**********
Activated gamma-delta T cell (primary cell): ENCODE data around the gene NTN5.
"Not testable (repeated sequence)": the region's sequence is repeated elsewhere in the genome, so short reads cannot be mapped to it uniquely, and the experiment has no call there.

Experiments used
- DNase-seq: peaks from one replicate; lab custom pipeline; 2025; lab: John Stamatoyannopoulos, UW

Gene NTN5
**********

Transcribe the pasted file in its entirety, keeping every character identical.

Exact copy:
Activated gamma-delta T cell (primary cell): ENCODE data around the gene NTN5.
"Not testable (repeated sequence)": the region's sequence is repeated elsewhere in the genome, so short reads cannot be mapped to it uniquely, and the experiment has no call there.

Experiments used
- DNase-seq: peaks from one replicate; lab custom pipeline; 2025; lab: John Stamatoyannopoulos, UW

Gene NTN5